Without the benefit of relationship, when we see someone who doesn’t fit our definition of normal, many of us tend to have those negative ideas. Why? When we see a child in a wheelchair, why don’t we think “exceptional” and “extraordinary”? Normal is why we drift to negativity, but we must reconsider Normal.
We all have an image of Normal in our minds and, more often than not, it’s a bad thing. To a young girl with an eating disorder, Skinny Normal is destroying her body. To the athlete tempted by steroids, Muscular Normal is poisoning him. To the child in a wheelchair, Walking Normal steals his hope. Color Normal leads to hate. Elite Normal fueled the holocaust and fuels the destruction of pre-born babies who have Down syndrome. We have to reconsider Normal and its implications. We must embrace abnormality and recognize its beauty. What makes a person unique makes him special and exciting.
There’s a fundamental difference between familiar and Normal. What surrounds us becomes familiar; it’s a morally neutral perception. The danger is when we let that perception define Normal. That Normal is a lie. The truth is, nobody’s normal; we’re anything but. When we embrace the idea that nobody’s normal, we can begin to embrace the majesty of our unique designs.
When we’re liberated from the tyranny of Normal, we’re free to love our neighbor. The priest and the Levite saw the beaten man in the ditch, and he was far from their perception of Normal. Their Normal hardened their heart and they passed by. But the Samaritan rejected Normal and embraced the unfamiliar. He realized that nobody’s normal and loved his neighbor. Jesus said, “Go and do likewise.”
One of the great perks of homeschooling is that any vacation can become school and any moment of education can rightly become edification. Meandering through the Georgia Aquarium gives us opportunities to compare mammals to fish, mammoth filter-feeders to miniature predators, and God’s unmatched designs with mankind’s ingenuity. One of my favorite facets of the aquarium is the merging of man’s talents and God’s creativity; it’s truly something to behold. I love it when God reminds Jeni and me, the teachers, that we’re still students as well.
Overhearing that young man’s verbal graffiti jerked me from a moment of holiness into the mire of our sinful world. God used it to remind me that skepticism runs deep and that generations are being raised without a reverence for their creator. That little boy was unimpressed with the awesome power of our Lord in the animal kingdom, and that arrogance leads to hurtful attitudes within humanity. But we know God exists and created the natural diversity behind the glass, and therefore each color combination, fin design, or method of mobility allowed us to proclaim His glory to our sons.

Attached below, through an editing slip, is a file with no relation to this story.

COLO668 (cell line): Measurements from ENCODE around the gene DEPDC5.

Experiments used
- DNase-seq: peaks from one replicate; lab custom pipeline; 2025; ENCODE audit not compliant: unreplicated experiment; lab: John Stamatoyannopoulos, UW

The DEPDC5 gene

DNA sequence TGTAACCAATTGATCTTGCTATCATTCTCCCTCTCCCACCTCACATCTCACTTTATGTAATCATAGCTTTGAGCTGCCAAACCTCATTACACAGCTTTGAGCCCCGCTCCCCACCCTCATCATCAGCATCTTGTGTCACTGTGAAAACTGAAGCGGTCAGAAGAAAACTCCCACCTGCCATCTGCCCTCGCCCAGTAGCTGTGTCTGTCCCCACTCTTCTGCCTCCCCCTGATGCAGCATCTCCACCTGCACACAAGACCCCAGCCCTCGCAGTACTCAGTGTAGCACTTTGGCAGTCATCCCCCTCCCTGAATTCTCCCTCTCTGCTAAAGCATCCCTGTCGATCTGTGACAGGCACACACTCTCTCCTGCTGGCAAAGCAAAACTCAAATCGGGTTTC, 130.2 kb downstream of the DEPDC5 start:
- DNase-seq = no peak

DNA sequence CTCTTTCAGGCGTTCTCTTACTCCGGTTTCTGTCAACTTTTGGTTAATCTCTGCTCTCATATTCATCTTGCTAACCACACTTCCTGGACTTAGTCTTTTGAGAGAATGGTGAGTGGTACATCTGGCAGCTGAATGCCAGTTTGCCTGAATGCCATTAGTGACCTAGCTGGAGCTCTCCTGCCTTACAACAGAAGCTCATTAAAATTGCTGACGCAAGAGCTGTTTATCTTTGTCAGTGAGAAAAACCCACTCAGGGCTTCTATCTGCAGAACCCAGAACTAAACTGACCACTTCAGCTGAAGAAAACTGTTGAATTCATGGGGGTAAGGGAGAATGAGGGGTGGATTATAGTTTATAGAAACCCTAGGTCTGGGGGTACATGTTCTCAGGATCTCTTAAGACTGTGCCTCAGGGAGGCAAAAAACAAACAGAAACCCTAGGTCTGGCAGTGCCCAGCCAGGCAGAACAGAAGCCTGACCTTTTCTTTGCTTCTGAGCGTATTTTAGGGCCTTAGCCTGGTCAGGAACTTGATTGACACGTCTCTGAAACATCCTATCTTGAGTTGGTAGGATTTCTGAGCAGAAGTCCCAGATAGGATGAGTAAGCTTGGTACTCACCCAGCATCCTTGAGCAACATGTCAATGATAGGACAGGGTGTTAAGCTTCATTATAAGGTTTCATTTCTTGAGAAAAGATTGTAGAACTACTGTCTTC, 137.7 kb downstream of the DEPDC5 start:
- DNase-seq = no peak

Is a unicorn fish ugly? I don’t think so, but that young man disagreed. So is it simply a matter of opinion? If so, does the same subjectivity apply to you and me? If beauty is in the eye of the beholder, does ugly live there too? Naturalistic thinking allows beauty to be defined by us. Theism recognizes a transcendent God who is the creator of life and author of lives—He is the judge of beauty.
Scripture teaches us that all humans are created in the image of God; therefore, all humans are inherently beautiful. When we embrace the self-centered lie of Normal we assume the role of God and declare someone ugly simply because he or she doesn’t look like us. That’s ugly. However, when we embrace the God-centered truth that nobody’s Normal we maintain our humble role as God’s child and appreciate His exquisite creativity. That’s beautiful.
After serving as a pastor for nearly a decade, Ryan Sprague entered the domestic mission field of Crisis Pregnancy, working at the PHI Center in Tallahassee, Florida (http://phifriend4life.org/). He writes three blogs, accessed through http://ryansprague.com/, and has written a book, Grateful: From Walking on to Winning It All at Florida State. He and his wife are expecting their fifth child this August.
Copyright 2012, used with permission. All rights reserved by author. Originally appeared in the August 2012 issue of The Old Schoolhouse® Magazine, the family education magazine. Read the magazine free at www.TOSMagazine.com or read it on the go and download the free apps at www.TOSApps.com to read the magazine on your mobile devices.